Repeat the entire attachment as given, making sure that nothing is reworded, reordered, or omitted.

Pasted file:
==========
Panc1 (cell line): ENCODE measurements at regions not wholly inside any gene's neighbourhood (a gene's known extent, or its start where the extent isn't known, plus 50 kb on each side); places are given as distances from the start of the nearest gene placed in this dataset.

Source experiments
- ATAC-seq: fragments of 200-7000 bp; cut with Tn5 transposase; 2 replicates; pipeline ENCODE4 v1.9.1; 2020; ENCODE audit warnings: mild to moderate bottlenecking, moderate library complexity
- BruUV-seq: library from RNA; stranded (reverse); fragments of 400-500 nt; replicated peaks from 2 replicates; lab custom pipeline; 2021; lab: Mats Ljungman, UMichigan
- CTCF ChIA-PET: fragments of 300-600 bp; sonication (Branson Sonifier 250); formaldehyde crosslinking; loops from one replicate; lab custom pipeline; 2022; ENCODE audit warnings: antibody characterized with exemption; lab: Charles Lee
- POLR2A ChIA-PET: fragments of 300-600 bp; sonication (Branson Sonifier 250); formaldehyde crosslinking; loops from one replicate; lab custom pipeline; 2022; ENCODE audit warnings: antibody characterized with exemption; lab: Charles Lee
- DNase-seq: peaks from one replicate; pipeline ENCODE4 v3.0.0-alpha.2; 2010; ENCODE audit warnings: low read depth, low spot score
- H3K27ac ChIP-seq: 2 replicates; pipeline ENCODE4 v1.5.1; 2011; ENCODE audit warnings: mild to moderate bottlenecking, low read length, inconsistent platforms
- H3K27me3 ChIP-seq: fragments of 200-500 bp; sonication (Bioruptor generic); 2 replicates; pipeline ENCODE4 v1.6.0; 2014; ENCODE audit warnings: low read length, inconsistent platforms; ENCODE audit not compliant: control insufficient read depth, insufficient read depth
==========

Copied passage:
Panc1 (cell line): ENCODE measurements at regions not wholly inside any gene's neighbourhood (a gene's known extent, or its start where the extent isn't known, plus 50 kb on each side); places are given as distances from the start of the nearest gene placed in this dataset.

Source experiments
- ATAC-seq: fragments of 200-7000 bp; cut with Tn5 transposase; 2 replicates; pipeline ENCODE4 v1.9.1; 2020; ENCODE audit warnings: mild to moderate bottlenecking, moderate library complexity
- BruUV-seq: library from RNA; stranded (reverse); fragments of 400-500 nt; replicated peaks from 2 replicates; lab custom pipeline; 2021; lab: Mats Ljungman, UMichigan
- CTCF ChIA-PET: fragments of 300-600 bp; sonication (Branson Sonifier 250); formaldehyde crosslinking; loops from one replicate; lab custom pipeline; 2022; ENCODE audit warnings: antibody characterized with exemption; lab: Charles Lee
- POLR2A ChIA-PET: fragments of 300-600 bp; sonication (Branson Sonifier 250); formaldehyde crosslinking; loops from one replicate; lab custom pipeline; 2022; ENCODE audit warnings: antibody characterized with exemption; lab: Charles Lee
- DNase-seq: peaks from one replicate; pipeline ENCODE4 v3.0.0-alpha.2; 2010; ENCODE audit warnings: low read depth, low spot score
- H3K27ac ChIP-seq: 2 replicates; pipeline ENCODE4 v1.5.1; 2011; ENCODE audit warnings: mild to moderate bottlenecking, low read length, inconsistent platforms
- H3K27me3 ChIP-seq: fragments of 200-500 bp; sonication (Bioruptor generic); 2 replicates; pipeline ENCODE4 v1.6.0; 2014; ENCODE audit warnings: low read length, inconsistent platforms; ENCODE audit not compliant: control insufficient read depth, insufficient read depth